The WSSS Practicum

The Practicum offers an opportunity for WSSS students to work in small groups on the integrated assessment of water resources case studies. The goal of the Practicum is to expose students to the techniques and processes of integrated water resource managment in order to train them as researchers and professionals.

Participation in a WSSS practicum is a requirement and limited to those students in the WSSS P track.


Read about WSSS practica from past years:










In 2015, the students enrolled in the P track chose between one of three Practicum project sites: the nearby Malden River, the not-so-far Cape Cod, and the far-away South Andros Island of the Bahamas.

South Andros Practicum: South Andros High School
Engineering and Education for a Food Independent Bahamas


The Island of South Andros, Bahamas, glows with sunshine, ocean breeze, and breath-takingly blue water. However, while fresh fish abound, South Andros, a limestone outcrop in the Atlantic, has little soil to speak of. Furthermore, all of its freshwater comes from the limited rain that falls on the island and percolates into the thin lens of non-saline groundwater. For these reasons, South Andros has limited ability to produce vegetable products and relies heavily on the United States for imports. To address issues of food sovereignty, WSSS students continued a project started by University of Vermont students and professor (Dr. Walter Poleman) to establish an aquaponics system at the South Andros High School. The aquaponics system is a mostly-closed-loop system that uses nitrogenous wastes from live fish to fertilize plants growing in a soilless medium (hydroponics). In brief, it is a system that produces both vegetable and animal products despite poor soil and with very little water input. The project will be used to produce food for the islanders, educate the school children, and serve as a model of food independence for other islands of the Bahamas.


Download the Final Report >>

Download the Aquaponics Water Quality Calculator Worksheet >>

Download the Aquaponics Water Quality Calculator Worksheet Instructions >>

Download the Water Quality Testing Lesson Plan >>

Malden River Practicum: Mystic River Watershed Association (MyWRA)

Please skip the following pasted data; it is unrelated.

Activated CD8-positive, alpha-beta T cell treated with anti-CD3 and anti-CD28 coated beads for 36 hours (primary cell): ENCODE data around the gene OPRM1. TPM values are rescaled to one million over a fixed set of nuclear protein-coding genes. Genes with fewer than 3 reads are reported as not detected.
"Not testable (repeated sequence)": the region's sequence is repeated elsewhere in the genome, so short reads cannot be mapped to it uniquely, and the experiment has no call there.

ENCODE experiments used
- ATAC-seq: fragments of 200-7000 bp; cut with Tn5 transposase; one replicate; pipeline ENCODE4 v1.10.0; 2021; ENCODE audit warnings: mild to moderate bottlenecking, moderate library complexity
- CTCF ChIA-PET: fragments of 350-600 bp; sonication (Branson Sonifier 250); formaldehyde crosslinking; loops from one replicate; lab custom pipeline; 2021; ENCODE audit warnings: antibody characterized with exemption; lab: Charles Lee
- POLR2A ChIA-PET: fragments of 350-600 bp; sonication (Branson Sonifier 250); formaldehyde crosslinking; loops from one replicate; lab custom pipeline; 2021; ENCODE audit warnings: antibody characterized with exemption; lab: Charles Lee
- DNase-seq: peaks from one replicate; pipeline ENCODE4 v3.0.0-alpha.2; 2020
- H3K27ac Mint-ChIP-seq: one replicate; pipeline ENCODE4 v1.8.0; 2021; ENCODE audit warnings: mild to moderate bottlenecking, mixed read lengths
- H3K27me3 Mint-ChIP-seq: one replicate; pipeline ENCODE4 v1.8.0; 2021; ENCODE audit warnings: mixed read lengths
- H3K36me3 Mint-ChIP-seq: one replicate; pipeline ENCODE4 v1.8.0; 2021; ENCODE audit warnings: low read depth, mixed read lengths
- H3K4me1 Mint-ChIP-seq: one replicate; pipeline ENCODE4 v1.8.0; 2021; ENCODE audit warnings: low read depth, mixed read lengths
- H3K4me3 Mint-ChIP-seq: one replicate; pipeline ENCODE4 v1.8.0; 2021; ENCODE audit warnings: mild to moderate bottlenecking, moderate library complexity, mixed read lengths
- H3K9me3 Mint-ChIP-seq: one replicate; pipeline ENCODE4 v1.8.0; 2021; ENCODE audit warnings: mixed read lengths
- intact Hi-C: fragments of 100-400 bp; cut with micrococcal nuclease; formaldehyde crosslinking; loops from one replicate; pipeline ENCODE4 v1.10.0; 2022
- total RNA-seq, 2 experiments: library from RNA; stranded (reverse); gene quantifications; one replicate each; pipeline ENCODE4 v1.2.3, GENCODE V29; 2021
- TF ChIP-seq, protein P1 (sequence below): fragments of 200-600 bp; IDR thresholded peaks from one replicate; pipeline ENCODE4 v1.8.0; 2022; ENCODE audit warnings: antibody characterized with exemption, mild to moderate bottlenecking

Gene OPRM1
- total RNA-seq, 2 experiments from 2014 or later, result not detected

Public Exposure and the Impact of Restoration on Property Values


The Malden River lies within a densely-populated urban landscape. The river’s surrounding cities, Everett, Malden and Medford (total population, 160,000), are home to sizable, under-served environmental justice communities. This year's project will be undertaken in direct collaboration with one of our partners, the Mystic River Watershed Association (MyRWA), but also by working closely with the Friends of the Malden group.


In 2012-2013, a group of seven graduate students from two Tufts schools laid the foundation for a long-term strategy to reimagine and recreate the Malden by turning it into an attractive urban recreation and conservation space. That Practicum team helped to bring together and energize a new citizen action group, Friends of the Malden River. Furthermore, a 2014 practicum group worked on the Malden River on issues related to public access to the river.


The 2015 Malden River Practicum Group worked on two studies related to the Malden River. One used interviews with river users to determine the exposure of the public to the River's water and sediment. Interviewees included rowers from the Tufts Crew, Malden High School, and the Gentle Giant Rowing Club, kayakers, walkers, and more. The second study used Hedonic cost analysis to estimate the property value increase that could occur with some ecological restoration of the Malden River.


Read the full project description >>

Read the final report of the Malden River Risk Assessment component >>

Read the final report of the Malden River Economic Impact component >>

Cape Cod Practicum: Falmouth and Wellfleet
The Case of Too Much Nitrogen

The bays and estuarine environments of Cape Cod, Massachusetts, receive more nitrogen than what the waters can naturally assimilate. This excess nitrogen has led to eutrophication and degraded water habitats, resulting in the loss of eel grass beds and shellfish growing areas. Nitrogen loading to Cape Codís watersheds must be reduced in order to restore ecological health.

However, making decisions about what to do and how much money to spend to address overnutrition in the water is a difficult task. As with much public decision-making processes, this challenge starts with education.

In order to educate the public about the issues that face the Cape and about technological solutions to those issues, this year's Cape Cod practicum group developed an online Green Infrastructure Guide, full of images and videos.

Check out the Green Infrastructure Guide here >>